The Remarriage Trap - What Is It & How To Avoid It?
Remarriage often arrives with a blend of hope and trepidation, as individuals seek companionship and happiness in a new partnership after a previous marriage has ended.
Often touted as a second chance at love, remarriage introduces an array of practical pitfalls that affect not just the couple, but their children, extended family members, and even their financial security.
In this article, you’ll learn about the ‘remarriage trap’ and what you need to know to help you avoid falling foul of it.
What Does The Remarriage Trap Mean?
The term “remarriage trap” refers to a legal predicament where an individual who has divorced and then remarries without having finalised their financial settlement with their ex-spouse loses the right to make any financial claims against them.
If you have failed to finalise your financial ties with your ex-wife or husband through a Financial Court Order and remarry, you lose the right to future claims.
This can mean being unable to claim a share of the family home, investments, or pensions, and not being able to apply to the court for periodical payments or a lump sum order.
Essentially, by remarrying before settling these matters, the individual is barred from making future financial claims, which can have significant financial consequences.
It is crucial for those considering remarriage to be aware of these concerns and to approach the decision with a sense of practicality and self-awareness. Seeking legal advice is recommended before remarriage to understand the potential future implications.
Preparing for remarriage involves understanding the legalities, including prenuptial agreements and estate planning.
Understanding the Remarriage Trap
The remarriage trap involves a complex interplay of personal and social dynamics that can lead to hasty or ill-considered decisions to remarry.
Individuals may fall into this trap due to psychological pressures or societal expectations, which often influence decision-making processes regarding entering a second marriage.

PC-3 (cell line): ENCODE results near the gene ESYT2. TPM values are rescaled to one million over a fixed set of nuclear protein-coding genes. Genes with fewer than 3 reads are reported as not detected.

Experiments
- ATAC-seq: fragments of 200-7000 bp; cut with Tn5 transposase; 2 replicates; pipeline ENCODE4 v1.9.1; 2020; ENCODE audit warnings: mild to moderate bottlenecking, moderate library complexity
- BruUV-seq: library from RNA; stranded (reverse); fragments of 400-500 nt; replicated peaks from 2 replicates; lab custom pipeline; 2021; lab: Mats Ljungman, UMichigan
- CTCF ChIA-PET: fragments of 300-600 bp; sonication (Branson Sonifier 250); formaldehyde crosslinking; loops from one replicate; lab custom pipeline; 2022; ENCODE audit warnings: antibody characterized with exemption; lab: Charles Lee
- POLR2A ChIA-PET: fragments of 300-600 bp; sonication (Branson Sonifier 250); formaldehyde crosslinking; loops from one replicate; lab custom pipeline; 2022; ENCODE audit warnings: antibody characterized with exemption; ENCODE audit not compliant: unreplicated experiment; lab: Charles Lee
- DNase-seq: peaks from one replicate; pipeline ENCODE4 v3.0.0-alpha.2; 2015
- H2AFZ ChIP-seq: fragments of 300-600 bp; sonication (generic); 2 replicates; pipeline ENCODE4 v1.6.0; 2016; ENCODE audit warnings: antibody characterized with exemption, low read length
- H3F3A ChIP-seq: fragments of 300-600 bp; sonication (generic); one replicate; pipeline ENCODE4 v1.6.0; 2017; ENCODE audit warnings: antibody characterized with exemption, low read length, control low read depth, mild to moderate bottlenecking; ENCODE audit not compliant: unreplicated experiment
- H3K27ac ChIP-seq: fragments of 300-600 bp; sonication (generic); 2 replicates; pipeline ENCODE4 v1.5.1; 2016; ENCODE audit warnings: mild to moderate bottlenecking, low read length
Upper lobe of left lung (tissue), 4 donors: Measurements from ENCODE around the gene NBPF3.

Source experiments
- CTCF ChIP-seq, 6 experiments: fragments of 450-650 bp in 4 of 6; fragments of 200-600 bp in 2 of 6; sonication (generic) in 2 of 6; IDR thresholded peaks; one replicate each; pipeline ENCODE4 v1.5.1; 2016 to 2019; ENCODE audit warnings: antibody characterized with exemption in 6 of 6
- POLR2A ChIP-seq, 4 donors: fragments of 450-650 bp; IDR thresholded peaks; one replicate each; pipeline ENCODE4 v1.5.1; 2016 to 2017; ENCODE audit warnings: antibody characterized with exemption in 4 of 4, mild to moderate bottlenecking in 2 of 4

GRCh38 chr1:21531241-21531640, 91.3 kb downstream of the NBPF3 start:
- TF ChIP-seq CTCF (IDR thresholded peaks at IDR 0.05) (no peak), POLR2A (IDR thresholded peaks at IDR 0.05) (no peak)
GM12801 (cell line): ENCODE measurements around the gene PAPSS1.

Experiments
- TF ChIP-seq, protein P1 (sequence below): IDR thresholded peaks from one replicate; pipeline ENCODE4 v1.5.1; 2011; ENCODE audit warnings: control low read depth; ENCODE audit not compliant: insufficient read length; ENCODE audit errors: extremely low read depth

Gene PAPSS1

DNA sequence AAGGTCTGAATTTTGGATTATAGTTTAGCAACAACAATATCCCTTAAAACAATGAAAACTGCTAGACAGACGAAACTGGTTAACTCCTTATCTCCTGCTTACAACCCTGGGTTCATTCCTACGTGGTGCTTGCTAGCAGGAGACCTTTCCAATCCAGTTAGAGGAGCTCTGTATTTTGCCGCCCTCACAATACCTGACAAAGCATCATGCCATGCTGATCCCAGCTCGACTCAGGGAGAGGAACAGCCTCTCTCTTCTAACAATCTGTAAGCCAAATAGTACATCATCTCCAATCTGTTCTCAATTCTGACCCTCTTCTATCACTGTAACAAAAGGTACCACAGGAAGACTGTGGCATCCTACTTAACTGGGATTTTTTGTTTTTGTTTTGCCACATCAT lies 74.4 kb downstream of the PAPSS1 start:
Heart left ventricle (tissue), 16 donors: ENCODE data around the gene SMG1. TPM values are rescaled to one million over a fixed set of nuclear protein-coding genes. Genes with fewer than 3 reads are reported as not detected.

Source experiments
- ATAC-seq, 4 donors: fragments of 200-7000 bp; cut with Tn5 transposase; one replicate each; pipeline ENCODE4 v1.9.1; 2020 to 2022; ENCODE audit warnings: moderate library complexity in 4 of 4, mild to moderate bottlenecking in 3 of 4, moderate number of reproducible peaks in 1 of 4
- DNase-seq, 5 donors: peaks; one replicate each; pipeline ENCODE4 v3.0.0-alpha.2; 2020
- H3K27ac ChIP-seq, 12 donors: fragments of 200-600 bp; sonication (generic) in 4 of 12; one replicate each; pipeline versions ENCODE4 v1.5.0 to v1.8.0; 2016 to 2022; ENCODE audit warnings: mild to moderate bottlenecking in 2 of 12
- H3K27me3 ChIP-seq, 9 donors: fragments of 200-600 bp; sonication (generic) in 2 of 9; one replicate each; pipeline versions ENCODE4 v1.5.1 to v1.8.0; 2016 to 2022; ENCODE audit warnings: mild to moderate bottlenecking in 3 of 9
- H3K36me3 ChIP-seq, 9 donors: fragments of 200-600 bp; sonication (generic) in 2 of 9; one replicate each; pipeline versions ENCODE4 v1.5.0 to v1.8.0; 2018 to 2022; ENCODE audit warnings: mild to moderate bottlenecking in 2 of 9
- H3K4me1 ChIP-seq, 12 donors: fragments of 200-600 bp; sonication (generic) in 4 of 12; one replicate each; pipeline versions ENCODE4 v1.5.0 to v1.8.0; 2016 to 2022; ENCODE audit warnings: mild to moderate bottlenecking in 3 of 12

Something that isn’t often considered by couples looking to remarry is how second marriages affect divorce settlements in the UK.
Individuals often experience a range of emotions following a divorce, such as loneliness, seeking companionship, or a desire for stability.
These emotions can drive them towards a new partnership potentially before they are emotionally ready. The urgency to fill the void left by the end of a marriage can sometimes cloud judgement, leading to precipitous commitments.
The pressure exerted by societal norms and expectations also plays a significant role. In many societies, being married is regarded as the norm, which can lead individuals to seek a new marriage to align with these values.
How To Avoid The Remarriage Trap
When a divorcee re-marries without first obtaining a Financial Order with court approval from the previous marriage, they fall into the remarriage trap.
The only way to avoid falling foul of the remarriage trap is to file an application for a Financial Order with the court. Financial orders can be complex topics, which is why it’s important to speak with experts before getting started.
If you can agree to end all financial ties with your ex-partner and reach a divorce settlement, you can submit a claim to the court. The court fee in this scenario is £53.
On the other hand, if your ex-husband or wife doesn’t want to cooperate, you will need to apply to the court directly, which initially costs £255. However, in this scenario, you will likely need the assistance of a family law solicitor.
In some cases, divorcees can apply for a clean break divorce, which means both parties are financially independent and don’t require ongoing maintenance of financial support.
If you don’t deal with the finances from your previous marriage and fall into the remarriage trap, you will not be able to apply for the following from your former spouse:
- Lump sum orders / Periodical payment orders
- Property adjustment orders
- Pension attachment orders
These steps are vital to protect both parties and can prevent future legal disputes should the marriage not endure.
What Are The Legal Implications of Remarriage?
In considering remarriage, individuals must understand how it alters legal standing and responsibilities, particularly concerning assets and legal duties.
Upon remarriage, assets brought into the marriage may become marital property, subject to division if the relationship dissolves.
The law on matrimonial vs non-matrimonial assets is often different and whether assets acquired before marriage are considered in a future divorce will depend on your circumstances at the time.
To safeguard assets, parties often execute a prenuptial agreement, which delineates the ownership of individual assets and financial responsibilities.
Inheritance for children from previous marriages can also be affected; thus, a will or trust revision is advisable to establish clear bequests.
Remarriage requires careful legal consideration to protect assets and understand new responsibilities.
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If you are getting re-married and need advice on ensuring you protect your financial future and don’t lose out on financial rights, get in touch with us.